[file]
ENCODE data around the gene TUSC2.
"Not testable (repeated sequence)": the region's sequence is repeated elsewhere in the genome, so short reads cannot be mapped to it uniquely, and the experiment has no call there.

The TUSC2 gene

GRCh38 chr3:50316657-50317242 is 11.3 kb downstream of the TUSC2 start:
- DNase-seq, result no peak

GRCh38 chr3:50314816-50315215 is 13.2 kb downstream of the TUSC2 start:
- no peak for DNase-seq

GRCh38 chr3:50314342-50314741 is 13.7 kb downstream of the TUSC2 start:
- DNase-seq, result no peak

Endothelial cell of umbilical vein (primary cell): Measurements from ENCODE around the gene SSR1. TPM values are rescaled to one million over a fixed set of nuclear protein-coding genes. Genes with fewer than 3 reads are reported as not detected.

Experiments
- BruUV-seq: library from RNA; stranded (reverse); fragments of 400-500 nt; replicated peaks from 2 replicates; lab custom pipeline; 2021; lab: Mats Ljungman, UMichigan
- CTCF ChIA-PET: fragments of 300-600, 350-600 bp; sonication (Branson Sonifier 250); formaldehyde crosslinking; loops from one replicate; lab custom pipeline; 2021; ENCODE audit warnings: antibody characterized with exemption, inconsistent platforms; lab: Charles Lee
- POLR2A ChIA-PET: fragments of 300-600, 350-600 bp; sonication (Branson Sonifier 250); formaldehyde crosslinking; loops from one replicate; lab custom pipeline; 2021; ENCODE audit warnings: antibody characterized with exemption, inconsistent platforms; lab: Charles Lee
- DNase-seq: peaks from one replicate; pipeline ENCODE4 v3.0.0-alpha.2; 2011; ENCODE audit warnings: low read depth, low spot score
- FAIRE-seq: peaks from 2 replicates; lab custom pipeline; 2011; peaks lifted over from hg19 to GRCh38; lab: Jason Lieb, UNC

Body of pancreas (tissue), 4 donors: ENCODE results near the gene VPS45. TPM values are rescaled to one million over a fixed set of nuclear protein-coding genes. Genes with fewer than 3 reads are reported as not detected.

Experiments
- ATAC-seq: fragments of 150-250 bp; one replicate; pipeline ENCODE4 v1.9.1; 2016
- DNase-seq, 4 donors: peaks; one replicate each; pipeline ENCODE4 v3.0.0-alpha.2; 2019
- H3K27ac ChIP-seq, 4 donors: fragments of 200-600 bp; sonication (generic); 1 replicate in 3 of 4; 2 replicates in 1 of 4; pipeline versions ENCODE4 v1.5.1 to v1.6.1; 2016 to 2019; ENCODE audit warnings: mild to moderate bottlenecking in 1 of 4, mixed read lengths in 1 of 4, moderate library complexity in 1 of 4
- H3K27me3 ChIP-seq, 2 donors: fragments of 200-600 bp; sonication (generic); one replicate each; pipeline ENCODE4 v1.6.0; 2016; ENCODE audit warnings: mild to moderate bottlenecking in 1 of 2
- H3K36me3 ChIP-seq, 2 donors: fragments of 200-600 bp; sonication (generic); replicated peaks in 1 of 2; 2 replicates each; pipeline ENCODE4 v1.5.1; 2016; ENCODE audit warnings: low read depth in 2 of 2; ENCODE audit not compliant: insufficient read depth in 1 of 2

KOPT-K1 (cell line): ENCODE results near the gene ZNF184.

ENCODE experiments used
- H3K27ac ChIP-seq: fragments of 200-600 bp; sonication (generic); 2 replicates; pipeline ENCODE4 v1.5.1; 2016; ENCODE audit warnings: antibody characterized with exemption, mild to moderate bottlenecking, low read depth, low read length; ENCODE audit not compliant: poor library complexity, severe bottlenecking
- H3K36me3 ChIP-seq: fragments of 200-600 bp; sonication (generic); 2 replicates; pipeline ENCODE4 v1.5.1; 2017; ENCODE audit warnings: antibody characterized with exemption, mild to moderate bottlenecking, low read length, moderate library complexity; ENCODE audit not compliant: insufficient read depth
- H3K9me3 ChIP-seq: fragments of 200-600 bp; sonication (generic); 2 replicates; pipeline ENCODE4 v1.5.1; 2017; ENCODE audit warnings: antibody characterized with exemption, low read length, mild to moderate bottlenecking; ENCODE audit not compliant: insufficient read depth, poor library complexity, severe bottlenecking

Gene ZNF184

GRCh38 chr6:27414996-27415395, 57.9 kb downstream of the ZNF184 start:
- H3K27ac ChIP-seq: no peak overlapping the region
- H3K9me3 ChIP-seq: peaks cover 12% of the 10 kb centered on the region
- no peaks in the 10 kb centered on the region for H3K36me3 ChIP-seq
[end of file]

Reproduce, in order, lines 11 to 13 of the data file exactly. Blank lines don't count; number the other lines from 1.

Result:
Experiments
- BruUV-seq: library from RNA; stranded (reverse); fragments of 400-500 nt; replicated peaks from 2 replicates; lab custom pipeline; 2021; lab: Mats Ljungman, UMichigan
- CTCF ChIA-PET: fragments of 300-600, 350-600 bp; sonication (Branson Sonifier 250); formaldehyde crosslinking; loops from one replicate; lab custom pipeline; 2021; ENCODE audit warnings: antibody characterized with exemption, inconsistent platforms; lab: Charles Lee